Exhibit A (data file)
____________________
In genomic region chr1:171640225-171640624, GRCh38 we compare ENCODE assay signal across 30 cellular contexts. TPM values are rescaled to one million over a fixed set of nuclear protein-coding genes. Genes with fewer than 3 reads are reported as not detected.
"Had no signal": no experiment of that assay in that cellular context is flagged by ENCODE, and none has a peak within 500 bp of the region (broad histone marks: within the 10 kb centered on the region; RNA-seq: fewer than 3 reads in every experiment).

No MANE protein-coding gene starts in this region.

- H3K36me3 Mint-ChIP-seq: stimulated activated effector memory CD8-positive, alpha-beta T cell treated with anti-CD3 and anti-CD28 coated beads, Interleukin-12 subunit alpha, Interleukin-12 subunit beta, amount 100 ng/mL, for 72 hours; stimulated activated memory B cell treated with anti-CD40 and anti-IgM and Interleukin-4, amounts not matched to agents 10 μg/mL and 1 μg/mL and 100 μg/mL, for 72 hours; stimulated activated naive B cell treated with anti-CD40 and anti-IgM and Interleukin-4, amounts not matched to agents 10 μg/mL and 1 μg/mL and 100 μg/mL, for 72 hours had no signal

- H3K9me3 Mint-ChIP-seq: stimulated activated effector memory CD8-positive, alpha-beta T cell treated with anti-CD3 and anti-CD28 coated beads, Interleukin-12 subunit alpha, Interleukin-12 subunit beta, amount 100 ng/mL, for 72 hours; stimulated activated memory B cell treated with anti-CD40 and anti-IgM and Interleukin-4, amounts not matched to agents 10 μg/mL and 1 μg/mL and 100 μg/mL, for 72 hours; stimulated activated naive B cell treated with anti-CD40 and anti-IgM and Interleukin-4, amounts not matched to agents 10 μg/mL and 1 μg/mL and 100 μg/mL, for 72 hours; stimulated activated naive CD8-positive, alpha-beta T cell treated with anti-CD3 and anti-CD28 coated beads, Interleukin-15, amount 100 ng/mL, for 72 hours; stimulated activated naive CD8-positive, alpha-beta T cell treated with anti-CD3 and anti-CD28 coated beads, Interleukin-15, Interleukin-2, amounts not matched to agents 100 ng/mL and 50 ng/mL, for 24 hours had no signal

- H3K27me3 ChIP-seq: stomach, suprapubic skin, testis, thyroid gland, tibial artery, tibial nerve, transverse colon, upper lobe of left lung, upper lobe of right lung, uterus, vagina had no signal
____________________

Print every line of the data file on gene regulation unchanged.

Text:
In genomic region chr1:171640225-171640624, GRCh38 we compare ENCODE assay signal across 30 cellular contexts. TPM values are rescaled to one million over a fixed set of nuclear protein-coding genes. Genes with fewer than 3 reads are reported as not detected.
"Had no signal": no experiment of that assay in that cellular context is flagged by ENCODE, and none has a peak within 500 bp of the region (broad histone marks: within the 10 kb centered on the region; RNA-seq: fewer than 3 reads in every experiment).

No MANE protein-coding gene starts in this region.

- H3K36me3 Mint-ChIP-seq: stimulated activated effector memory CD8-positive, alpha-beta T cell treated with anti-CD3 and anti-CD28 coated beads, Interleukin-12 subunit alpha, Interleukin-12 subunit beta, amount 100 ng/mL, for 72 hours; stimulated activated memory B cell treated with anti-CD40 and anti-IgM and Interleukin-4, amounts not matched to agents 10 μg/mL and 1 μg/mL and 100 μg/mL, for 72 hours; stimulated activated naive B cell treated with anti-CD40 and anti-IgM and Interleukin-4, amounts not matched to agents 10 μg/mL and 1 μg/mL and 100 μg/mL, for 72 hours had no signal

- H3K9me3 Mint-ChIP-seq: stimulated activated effector memory CD8-positive, alpha-beta T cell treated with anti-CD3 and anti-CD28 coated beads, Interleukin-12 subunit alpha, Interleukin-12 subunit beta, amount 100 ng/mL, for 72 hours; stimulated activated memory B cell treated with anti-CD40 and anti-IgM and Interleukin-4, amounts not matched to agents 10 μg/mL and 1 μg/mL and 100 μg/mL, for 72 hours; stimulated activated naive B cell treated with anti-CD40 and anti-IgM and Interleukin-4, amounts not matched to agents 10 μg/mL and 1 μg/mL and 100 μg/mL, for 72 hours; stimulated activated naive CD8-positive, alpha-beta T cell treated with anti-CD3 and anti-CD28 coated beads, Interleukin-15, amount 100 ng/mL, for 72 hours; stimulated activated naive CD8-positive, alpha-beta T cell treated with anti-CD3 and anti-CD28 coated beads, Interleukin-15, Interleukin-2, amounts not matched to agents 100 ng/mL and 50 ng/mL, for 24 hours had no signal

- H3K27me3 ChIP-seq: stomach, suprapubic skin, testis, thyroid gland, tibial artery, tibial nerve, transverse colon, upper lobe of left lung, upper lobe of right lung, uterus, vagina had no signal